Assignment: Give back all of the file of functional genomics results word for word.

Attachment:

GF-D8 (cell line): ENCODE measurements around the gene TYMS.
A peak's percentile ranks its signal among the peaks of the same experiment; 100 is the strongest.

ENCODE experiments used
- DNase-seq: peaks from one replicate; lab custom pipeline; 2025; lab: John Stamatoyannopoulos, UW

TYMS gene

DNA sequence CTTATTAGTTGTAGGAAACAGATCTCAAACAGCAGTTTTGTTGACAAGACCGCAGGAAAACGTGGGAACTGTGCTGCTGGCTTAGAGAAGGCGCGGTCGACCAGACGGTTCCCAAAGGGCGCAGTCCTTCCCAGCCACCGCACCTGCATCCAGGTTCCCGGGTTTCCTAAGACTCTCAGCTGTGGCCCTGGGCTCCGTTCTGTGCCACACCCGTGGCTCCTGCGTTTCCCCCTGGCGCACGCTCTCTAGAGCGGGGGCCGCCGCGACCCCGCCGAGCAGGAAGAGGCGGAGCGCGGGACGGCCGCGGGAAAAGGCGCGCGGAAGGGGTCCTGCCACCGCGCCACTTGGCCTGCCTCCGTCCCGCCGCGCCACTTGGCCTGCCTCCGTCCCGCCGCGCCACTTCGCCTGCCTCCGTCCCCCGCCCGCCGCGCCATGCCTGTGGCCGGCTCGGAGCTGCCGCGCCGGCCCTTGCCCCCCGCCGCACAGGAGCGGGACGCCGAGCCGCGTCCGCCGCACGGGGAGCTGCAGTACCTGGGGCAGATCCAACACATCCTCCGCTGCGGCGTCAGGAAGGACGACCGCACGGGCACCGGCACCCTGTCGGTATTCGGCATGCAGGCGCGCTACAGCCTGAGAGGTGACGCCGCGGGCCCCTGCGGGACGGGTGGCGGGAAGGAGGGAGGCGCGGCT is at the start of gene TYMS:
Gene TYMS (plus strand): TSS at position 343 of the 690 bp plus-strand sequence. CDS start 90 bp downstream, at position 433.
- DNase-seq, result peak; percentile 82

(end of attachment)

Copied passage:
GF-D8 (cell line): ENCODE measurements around the gene TYMS.
A peak's percentile ranks its signal among the peaks of the same experiment; 100 is the strongest.

ENCODE experiments used
- DNase-seq: peaks from one replicate; lab custom pipeline; 2025; lab: John Stamatoyannopoulos, UW

TYMS gene

DNA sequence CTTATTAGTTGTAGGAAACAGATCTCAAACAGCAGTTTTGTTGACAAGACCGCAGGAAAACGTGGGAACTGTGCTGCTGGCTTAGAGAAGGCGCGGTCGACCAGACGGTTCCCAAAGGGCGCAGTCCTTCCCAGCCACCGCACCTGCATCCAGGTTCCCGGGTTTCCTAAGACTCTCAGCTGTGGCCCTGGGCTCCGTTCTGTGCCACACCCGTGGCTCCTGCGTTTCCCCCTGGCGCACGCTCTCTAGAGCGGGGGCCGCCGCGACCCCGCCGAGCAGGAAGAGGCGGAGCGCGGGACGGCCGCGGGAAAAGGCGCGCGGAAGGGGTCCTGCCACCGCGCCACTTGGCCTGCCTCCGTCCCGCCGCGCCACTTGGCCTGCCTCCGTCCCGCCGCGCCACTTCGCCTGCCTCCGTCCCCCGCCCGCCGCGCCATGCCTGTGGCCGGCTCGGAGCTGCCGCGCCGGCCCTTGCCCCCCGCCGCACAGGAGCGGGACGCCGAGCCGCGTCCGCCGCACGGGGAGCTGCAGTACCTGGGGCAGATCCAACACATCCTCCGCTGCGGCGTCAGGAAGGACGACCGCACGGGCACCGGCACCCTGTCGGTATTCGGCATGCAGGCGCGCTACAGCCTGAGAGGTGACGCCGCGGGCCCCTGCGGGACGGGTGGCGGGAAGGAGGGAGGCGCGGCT is at the start of gene TYMS:
Gene TYMS (plus strand): TSS at position 343 of the 690 bp plus-strand sequence. CDS start 90 bp downstream, at position 433.
- DNase-seq, result peak; percentile 82